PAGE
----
studied of the continuous distributions in the early days of
statistics. Then Gossett developed the Student distributions, again
strongly dependent on means and variances.
//=======================================================
The reason is simple and comprehensive....

Assume a population with ANY distribution of elements. Then randomly select
a number of sample elements from the population to characterize the
underlying population. That distribution of sample elements ALWAYS tends
toward a normal [Gaussian] distribution. And the mean and standard deviation
of the sample distribution are unbiased representations of the mean and
standard deviation of the underlying population.

WDA

end
//=======================================================

[Non-text portions of this message have been removed]
• ... Things have obviously changed since I was a lad. I was taught that the Central Limit Theorem was a theorem NOT a law. There are distributions which do not
Message 4 of 9 , Dec 5, 2002
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> The reason is simple and comprehensive....
>
> Assume a population with ANY distribution of
> elements. Then randomly select
> a number of sample elements from the population to
> characterize the
> underlying population. That distribution of sample
> elements ALWAYS tends
> toward a normal [Gaussian] distribution. And the
> mean and standard deviation
> of the sample distribution are unbiased
> representations of the mean and
> standard deviation of the underlying population.
Things have obviously changed since I was a lad. I was
taught that the Central Limit Theorem was a theorem
NOT a law. There are distributions which do not
conform to this behaviour and (alas for us) the
lognormal is one of them.

The Central Limit theorem also does not apply to mixed
distributions or in cases of non-stationarity. Mind
you, neither does geostatistics................

Isobel Clark
http://geoecosse.bizland.com/news.html

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• Isobel, ... Is this the reason for transforming the data (only upto page 14). At the moment I am thinking kriging minimizes the variance of the sampling
Message 5 of 9 , Dec 5, 2002
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Isobel,

> NOT a law. There are distributions which do not
> conform to this behaviour and (alas for us) the
> lognormal is one of them.
>

Is this the reason for transforming the data (only upto page 14).
At the moment I am thinking kriging minimizes the variance of the
sampling distribution as I am also reading a book on classical
statistics.

Is this distribution common in elements other than gold and uranium.

>
> The Central Limit theorem also does not apply to mixed
> distributions or in cases of non-stationarity. Mind
> you, neither does geostatistics................
>

John Sturgul was my lecturer in mine evaluation, I think he mentioned your
1979 book in that course, but I did use it as a reference for a project I
did on geostatistics.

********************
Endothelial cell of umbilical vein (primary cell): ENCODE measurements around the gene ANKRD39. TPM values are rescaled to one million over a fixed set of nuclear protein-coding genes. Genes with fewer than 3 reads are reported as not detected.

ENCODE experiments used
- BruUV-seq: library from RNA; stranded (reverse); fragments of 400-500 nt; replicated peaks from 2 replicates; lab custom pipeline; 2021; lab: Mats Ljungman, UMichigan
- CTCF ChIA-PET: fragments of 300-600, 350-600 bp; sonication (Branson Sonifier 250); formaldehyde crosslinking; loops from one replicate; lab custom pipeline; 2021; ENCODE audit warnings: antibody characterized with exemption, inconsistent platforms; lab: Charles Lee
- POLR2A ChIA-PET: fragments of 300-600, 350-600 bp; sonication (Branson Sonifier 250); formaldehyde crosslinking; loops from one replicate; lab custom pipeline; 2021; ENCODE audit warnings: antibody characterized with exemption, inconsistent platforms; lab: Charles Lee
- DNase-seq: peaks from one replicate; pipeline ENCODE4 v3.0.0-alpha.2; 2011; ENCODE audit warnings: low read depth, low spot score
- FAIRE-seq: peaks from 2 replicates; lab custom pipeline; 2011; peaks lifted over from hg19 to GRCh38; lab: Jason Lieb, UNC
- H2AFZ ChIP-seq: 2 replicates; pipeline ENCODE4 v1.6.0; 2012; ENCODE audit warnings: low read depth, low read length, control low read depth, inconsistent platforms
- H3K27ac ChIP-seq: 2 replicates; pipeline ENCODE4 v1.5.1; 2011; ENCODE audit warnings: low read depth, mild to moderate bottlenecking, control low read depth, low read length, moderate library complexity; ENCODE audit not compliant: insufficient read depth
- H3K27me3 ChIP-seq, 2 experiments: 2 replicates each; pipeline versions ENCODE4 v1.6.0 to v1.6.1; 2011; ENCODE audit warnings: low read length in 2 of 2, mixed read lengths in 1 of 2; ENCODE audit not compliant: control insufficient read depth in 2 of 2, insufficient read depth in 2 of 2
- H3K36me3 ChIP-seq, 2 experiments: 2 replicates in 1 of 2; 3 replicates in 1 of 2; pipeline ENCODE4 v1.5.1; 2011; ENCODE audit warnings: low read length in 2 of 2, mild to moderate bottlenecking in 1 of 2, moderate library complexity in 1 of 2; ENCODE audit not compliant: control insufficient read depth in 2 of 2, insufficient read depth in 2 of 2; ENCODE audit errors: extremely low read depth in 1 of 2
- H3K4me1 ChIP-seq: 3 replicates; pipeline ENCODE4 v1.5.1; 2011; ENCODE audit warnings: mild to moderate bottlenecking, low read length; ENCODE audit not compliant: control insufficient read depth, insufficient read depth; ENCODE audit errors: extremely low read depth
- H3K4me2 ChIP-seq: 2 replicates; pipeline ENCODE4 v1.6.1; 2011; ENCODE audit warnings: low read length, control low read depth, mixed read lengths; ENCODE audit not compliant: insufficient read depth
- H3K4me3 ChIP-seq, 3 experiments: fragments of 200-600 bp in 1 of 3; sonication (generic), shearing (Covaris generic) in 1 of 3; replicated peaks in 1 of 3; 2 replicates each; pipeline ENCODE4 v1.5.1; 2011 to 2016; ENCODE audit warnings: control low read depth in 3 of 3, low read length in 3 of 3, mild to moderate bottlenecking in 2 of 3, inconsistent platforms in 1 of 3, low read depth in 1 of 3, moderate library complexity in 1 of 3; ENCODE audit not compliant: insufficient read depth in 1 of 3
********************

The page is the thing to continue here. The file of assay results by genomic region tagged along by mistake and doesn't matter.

Thanks again,

Regards Digby Millikan B.Eng

Geolite Mining Systems
U4/16 First Ave.,
Payneham South SA 5070
Australia.
Ph: +61 8 84312974

digbym@...
http://www.users.on.net/digbym

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• I find this fascinating. Apparently what I said is almost entirely wrong. What I said was I was taught that....... I do not recollect Don Myers being in my
Message 6 of 9 , Dec 5, 2002
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I find this fascinating.

Apparently what I said is almost entirely wrong.

What I said was 'I was taught that.......' I do not
recollect Don Myers being in my classrooms as an
undergraduate (or during my MSC for that matter).

You know, I welcome criticism, especially when I get
things wrong. I have a big problem with people who do
not actually read what I write but react at some
visceral level to what they think I said.

Also, I must be really stupid, because the comments
given by Don include the statement

" If any of the conditions in the theorem are not
satisfied then the theorem may not apply. "

Which, I am fairly sure, is what I was trying to say.
Isobel Clark
http://uk.geocities.com/drisobelclark/resume

--- "Donald E. Myers" <myers@...> wrote:
> Regrettably the following statement by I. Clark is
> almost entirely wrong
> See below for a correct statement of the CLT, the
> problem in part is
> simply carelessness in terminology and replacing
> correct
> statements/formulations by sort of heuristic ones
> (which are not correct)
> Donald E. Myers
> http://www.u.arizona.edu/~donaldm
>
***********************************************************************
> Isobel Clark wrote:
>
> >>The reason is simple and comprehensive....
> >>
> >>Assume a population with ANY distribution of
> >>elements. Then randomly select
> >>a number of sample elements from the population to
> >>characterize the
> >>underlying population. That distribution of sample
> >>elements ALWAYS tends
> >>toward a normal [Gaussian] distribution. And the
> >>mean and standard deviation
> >>of the sample distribution are unbiased
> >>representations of the mean and
> >>standard deviation of the underlying population.
> >>
> >
> >
>
***************************************************************************